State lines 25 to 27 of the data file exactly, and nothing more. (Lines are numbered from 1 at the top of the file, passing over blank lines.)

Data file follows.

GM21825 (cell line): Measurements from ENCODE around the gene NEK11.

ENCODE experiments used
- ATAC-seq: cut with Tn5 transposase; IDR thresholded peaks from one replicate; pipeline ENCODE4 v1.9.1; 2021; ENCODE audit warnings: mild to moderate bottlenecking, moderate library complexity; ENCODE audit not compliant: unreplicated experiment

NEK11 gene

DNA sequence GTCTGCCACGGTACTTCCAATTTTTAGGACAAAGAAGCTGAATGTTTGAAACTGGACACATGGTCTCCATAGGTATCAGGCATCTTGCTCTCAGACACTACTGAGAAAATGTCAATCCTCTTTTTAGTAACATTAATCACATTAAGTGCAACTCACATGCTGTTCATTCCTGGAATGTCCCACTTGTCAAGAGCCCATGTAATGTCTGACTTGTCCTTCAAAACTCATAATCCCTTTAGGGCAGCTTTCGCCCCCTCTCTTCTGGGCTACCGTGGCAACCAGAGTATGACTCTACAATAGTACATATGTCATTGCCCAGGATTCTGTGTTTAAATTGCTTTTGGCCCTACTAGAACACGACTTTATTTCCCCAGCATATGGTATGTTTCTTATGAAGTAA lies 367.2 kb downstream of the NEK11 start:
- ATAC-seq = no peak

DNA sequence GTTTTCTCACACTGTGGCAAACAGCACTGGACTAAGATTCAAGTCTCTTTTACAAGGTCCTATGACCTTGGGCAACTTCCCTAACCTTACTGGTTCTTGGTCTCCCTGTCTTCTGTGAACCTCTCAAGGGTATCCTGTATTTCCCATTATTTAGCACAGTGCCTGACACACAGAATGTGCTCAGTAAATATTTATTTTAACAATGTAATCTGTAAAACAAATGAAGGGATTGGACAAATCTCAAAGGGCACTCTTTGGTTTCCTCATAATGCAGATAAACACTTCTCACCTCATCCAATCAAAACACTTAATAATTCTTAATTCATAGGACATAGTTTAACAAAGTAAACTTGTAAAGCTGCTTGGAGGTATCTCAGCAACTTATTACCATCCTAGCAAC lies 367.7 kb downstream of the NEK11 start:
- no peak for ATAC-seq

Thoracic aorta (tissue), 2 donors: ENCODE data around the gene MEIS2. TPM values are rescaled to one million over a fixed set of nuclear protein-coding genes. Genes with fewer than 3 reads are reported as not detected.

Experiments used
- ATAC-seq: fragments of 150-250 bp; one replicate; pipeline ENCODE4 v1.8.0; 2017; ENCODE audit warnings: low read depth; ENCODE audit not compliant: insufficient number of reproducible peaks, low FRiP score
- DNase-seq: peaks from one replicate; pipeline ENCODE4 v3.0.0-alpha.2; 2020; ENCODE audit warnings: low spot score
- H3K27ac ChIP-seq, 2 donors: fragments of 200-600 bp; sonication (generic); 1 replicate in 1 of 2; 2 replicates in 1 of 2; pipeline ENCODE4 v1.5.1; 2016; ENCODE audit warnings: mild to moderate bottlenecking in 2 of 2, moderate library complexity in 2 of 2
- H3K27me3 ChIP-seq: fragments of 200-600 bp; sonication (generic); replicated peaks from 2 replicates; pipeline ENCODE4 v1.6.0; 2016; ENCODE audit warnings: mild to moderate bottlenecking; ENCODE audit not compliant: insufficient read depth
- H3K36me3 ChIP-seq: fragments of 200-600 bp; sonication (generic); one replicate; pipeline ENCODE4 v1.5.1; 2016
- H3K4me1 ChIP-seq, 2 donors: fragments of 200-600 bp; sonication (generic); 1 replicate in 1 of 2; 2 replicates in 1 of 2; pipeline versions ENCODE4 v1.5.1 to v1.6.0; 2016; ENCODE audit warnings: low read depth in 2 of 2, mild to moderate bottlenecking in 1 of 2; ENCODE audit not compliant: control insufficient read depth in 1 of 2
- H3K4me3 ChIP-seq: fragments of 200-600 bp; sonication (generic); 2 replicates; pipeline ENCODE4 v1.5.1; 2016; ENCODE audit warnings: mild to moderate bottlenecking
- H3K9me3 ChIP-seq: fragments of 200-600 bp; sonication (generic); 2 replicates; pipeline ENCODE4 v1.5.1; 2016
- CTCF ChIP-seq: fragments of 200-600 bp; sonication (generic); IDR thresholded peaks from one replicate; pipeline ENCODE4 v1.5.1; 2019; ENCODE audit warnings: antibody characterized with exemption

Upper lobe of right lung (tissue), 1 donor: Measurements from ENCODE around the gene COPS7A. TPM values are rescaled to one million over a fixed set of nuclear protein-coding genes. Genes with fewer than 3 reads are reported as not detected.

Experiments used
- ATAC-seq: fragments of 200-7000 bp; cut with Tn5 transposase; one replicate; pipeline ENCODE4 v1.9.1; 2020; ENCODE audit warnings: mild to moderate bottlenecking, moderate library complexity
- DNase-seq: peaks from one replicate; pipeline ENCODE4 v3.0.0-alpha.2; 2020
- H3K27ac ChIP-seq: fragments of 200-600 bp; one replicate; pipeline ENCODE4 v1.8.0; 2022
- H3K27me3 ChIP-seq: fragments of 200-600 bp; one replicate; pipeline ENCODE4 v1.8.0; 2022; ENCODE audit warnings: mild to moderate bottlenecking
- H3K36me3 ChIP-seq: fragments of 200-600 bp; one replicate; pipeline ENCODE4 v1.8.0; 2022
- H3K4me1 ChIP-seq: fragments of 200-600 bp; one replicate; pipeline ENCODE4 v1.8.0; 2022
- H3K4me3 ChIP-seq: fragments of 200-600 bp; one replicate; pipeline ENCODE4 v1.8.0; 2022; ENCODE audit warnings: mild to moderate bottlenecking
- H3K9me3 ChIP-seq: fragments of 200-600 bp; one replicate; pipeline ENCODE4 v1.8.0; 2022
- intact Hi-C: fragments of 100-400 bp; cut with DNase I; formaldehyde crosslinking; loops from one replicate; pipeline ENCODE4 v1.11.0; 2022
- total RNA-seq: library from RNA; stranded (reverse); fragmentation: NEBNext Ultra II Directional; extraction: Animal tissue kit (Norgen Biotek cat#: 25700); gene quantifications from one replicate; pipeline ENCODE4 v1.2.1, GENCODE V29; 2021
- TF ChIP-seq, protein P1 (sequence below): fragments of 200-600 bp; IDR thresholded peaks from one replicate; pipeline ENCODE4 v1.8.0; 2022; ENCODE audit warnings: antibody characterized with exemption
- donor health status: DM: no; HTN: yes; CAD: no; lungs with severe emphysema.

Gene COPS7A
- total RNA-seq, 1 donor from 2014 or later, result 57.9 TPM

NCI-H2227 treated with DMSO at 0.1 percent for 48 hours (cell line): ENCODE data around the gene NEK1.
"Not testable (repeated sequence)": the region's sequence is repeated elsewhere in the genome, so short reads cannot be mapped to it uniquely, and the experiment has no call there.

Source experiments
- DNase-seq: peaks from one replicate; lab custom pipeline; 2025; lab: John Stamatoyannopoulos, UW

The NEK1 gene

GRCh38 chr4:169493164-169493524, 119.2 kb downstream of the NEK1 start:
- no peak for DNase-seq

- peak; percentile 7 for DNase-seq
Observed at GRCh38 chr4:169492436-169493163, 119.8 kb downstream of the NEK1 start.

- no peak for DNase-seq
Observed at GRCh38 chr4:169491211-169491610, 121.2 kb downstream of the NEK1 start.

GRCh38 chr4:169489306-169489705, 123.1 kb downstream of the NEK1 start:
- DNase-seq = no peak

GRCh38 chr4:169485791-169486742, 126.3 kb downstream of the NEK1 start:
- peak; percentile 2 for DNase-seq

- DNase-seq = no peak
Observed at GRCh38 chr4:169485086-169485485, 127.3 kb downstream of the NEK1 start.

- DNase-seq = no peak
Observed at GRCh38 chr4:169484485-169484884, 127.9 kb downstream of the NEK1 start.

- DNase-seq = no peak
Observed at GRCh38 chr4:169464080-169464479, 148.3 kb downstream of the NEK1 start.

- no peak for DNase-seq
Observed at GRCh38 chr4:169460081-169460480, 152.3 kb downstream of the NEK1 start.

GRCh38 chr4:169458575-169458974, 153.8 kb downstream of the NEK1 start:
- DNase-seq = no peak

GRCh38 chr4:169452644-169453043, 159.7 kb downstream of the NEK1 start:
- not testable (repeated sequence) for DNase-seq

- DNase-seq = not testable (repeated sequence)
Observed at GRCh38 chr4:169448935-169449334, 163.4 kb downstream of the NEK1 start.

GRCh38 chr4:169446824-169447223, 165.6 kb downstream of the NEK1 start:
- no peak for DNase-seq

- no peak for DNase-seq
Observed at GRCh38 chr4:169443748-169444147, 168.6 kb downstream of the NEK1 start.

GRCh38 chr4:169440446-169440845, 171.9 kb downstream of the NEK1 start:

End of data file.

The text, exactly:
- H3K27me3 ChIP-seq: fragments of 200-600 bp; one replicate; pipeline ENCODE4 v1.8.0; 2022; ENCODE audit warnings: mild to moderate bottlenecking
- H3K36me3 ChIP-seq: fragments of 200-600 bp; one replicate; pipeline ENCODE4 v1.8.0; 2022
- H3K4me1 ChIP-seq: fragments of 200-600 bp; one replicate; pipeline ENCODE4 v1.8.0; 2022